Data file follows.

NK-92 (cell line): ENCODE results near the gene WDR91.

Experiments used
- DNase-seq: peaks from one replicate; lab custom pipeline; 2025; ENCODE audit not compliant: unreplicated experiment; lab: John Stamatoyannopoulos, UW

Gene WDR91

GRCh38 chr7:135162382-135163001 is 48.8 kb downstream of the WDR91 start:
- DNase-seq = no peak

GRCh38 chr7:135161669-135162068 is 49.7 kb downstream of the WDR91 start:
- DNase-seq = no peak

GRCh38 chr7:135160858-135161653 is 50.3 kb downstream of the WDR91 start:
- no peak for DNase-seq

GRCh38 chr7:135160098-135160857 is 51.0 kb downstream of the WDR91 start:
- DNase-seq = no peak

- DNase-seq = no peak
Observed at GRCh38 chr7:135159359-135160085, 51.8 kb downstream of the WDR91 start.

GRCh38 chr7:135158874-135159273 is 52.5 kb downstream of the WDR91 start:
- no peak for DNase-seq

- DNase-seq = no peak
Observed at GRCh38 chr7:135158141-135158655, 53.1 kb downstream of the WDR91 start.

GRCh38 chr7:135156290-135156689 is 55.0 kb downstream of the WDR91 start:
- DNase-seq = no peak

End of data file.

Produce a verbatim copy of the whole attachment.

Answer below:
NK-92 (cell line): ENCODE results near the gene WDR91.

Experiments used
- DNase-seq: peaks from one replicate; lab custom pipeline; 2025; ENCODE audit not compliant: unreplicated experiment; lab: John Stamatoyannopoulos, UW

Gene WDR91

GRCh38 chr7:135162382-135163001 is 48.8 kb downstream of the WDR91 start:
- DNase-seq = no peak

GRCh38 chr7:135161669-135162068 is 49.7 kb downstream of the WDR91 start:
- DNase-seq = no peak

GRCh38 chr7:135160858-135161653 is 50.3 kb downstream of the WDR91 start:
- no peak for DNase-seq

GRCh38 chr7:135160098-135160857 is 51.0 kb downstream of the WDR91 start:
- DNase-seq = no peak

- DNase-seq = no peak
Observed at GRCh38 chr7:135159359-135160085, 51.8 kb downstream of the WDR91 start.

GRCh38 chr7:135158874-135159273 is 52.5 kb downstream of the WDR91 start:
- no peak for DNase-seq

- DNase-seq = no peak
Observed at GRCh38 chr7:135158141-135158655, 53.1 kb downstream of the WDR91 start.

GRCh38 chr7:135156290-135156689 is 55.0 kb downstream of the WDR91 start:
- DNase-seq = no peak